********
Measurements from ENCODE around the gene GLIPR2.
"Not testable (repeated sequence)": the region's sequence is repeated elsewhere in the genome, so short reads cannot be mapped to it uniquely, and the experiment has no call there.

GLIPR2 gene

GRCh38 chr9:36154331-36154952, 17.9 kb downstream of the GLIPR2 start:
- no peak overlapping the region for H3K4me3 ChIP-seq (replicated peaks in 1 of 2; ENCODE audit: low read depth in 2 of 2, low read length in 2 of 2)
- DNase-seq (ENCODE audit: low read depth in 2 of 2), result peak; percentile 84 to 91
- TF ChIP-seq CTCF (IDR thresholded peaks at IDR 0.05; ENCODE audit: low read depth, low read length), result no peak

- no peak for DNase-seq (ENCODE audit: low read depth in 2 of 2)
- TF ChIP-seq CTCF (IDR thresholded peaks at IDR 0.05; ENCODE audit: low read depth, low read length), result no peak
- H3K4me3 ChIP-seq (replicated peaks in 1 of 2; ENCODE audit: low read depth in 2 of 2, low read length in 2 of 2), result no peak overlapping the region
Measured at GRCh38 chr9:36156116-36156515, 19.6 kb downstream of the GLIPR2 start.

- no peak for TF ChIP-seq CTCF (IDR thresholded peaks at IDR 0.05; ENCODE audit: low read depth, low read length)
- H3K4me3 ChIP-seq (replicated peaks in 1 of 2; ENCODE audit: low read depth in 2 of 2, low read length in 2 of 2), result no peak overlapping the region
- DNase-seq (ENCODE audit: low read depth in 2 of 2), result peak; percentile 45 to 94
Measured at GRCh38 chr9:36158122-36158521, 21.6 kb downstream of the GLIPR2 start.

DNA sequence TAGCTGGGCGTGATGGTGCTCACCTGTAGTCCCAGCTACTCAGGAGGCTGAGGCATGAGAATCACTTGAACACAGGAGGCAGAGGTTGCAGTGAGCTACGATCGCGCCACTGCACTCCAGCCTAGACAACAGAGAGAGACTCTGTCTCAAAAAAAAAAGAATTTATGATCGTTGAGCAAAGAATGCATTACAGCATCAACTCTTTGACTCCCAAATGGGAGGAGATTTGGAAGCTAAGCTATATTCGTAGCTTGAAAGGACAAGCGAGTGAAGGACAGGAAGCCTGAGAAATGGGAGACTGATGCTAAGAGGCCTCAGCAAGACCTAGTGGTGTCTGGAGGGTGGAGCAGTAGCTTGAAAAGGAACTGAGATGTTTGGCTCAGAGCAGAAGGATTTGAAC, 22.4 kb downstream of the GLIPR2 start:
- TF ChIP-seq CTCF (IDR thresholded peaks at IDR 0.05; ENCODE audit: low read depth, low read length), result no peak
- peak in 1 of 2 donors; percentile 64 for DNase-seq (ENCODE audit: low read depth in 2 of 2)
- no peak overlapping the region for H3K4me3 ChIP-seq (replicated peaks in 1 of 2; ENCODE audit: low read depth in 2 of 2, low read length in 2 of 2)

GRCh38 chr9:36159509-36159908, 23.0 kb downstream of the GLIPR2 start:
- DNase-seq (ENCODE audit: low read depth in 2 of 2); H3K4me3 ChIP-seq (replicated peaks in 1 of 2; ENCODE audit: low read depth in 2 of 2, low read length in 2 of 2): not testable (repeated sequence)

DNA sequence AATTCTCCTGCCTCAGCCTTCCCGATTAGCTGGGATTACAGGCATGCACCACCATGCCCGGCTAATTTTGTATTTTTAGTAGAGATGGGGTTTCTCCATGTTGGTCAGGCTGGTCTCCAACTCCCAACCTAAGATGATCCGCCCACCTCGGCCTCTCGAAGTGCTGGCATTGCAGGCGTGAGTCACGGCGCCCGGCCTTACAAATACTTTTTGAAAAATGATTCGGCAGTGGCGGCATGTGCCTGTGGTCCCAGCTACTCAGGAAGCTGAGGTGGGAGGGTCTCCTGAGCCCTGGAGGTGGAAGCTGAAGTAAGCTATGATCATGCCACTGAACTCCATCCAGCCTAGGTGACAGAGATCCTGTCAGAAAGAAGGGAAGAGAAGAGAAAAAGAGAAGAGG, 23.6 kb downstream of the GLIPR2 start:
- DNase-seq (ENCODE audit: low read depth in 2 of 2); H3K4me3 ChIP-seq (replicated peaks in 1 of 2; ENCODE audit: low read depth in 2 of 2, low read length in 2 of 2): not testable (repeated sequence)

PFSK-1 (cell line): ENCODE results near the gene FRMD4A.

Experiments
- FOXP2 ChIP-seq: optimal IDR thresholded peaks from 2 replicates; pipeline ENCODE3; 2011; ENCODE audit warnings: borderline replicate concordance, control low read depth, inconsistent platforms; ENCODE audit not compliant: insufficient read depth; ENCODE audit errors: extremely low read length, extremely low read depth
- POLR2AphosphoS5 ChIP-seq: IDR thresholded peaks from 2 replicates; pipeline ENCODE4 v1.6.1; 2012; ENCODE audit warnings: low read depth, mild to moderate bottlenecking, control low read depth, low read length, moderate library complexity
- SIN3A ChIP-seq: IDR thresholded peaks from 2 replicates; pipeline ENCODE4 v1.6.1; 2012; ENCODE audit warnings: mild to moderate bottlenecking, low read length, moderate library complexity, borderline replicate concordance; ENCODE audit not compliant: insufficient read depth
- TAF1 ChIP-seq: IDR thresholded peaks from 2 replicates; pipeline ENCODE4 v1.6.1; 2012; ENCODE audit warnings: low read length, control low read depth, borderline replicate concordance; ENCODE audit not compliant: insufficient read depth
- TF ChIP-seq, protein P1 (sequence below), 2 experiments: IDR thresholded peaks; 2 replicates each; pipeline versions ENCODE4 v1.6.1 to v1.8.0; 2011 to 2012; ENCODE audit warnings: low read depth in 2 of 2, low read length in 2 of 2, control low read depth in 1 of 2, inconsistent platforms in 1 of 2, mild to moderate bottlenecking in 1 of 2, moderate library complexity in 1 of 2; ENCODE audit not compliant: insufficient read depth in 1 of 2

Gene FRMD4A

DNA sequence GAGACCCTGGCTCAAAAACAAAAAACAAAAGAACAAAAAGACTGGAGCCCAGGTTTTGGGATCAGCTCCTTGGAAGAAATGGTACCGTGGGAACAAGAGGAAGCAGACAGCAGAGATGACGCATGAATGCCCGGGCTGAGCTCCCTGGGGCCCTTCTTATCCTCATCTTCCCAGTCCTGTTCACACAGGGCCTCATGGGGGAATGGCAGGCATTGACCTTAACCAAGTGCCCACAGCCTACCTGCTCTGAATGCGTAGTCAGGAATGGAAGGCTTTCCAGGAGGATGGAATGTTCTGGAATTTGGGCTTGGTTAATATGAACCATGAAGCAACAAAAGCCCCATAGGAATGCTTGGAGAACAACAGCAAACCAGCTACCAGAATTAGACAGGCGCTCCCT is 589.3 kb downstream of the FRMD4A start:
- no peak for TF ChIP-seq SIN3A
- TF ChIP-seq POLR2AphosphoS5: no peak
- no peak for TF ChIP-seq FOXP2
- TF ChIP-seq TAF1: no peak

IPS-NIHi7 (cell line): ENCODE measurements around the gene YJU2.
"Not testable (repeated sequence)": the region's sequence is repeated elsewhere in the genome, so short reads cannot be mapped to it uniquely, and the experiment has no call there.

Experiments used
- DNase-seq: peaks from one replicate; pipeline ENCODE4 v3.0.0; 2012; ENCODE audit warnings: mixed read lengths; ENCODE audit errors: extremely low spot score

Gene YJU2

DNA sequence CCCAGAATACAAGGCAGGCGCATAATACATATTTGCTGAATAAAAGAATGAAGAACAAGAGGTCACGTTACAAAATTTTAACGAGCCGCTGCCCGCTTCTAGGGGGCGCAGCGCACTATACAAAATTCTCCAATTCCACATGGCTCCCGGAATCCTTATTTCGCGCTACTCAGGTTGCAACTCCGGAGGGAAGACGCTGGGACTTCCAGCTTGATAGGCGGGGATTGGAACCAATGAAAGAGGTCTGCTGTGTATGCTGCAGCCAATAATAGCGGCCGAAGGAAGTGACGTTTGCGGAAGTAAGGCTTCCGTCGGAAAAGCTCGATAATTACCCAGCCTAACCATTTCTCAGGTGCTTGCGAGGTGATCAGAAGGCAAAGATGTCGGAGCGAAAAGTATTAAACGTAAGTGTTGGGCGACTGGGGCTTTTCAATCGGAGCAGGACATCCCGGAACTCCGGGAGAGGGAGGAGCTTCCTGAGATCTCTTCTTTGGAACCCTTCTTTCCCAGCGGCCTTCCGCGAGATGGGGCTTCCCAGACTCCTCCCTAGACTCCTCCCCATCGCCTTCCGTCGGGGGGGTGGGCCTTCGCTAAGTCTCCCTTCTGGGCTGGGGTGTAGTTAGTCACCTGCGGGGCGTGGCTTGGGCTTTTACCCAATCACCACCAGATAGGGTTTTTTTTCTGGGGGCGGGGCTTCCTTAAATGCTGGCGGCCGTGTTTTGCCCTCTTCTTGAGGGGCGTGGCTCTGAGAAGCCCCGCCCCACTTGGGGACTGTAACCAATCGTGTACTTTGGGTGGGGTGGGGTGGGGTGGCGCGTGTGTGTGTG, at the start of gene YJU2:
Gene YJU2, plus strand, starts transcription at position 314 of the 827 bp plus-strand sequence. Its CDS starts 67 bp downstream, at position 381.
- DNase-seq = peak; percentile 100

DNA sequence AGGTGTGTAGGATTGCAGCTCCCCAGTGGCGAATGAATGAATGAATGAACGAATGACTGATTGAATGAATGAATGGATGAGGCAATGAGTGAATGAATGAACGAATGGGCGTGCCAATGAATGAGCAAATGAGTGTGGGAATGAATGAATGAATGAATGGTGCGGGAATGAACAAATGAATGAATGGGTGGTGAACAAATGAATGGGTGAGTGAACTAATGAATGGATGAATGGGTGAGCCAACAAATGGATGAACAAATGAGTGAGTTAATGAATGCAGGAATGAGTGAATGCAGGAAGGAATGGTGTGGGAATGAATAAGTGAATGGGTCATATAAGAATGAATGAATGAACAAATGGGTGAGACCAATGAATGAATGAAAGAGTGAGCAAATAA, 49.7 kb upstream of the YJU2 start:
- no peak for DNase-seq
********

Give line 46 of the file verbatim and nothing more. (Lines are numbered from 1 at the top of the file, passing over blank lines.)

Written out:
- no peak for DNase-seq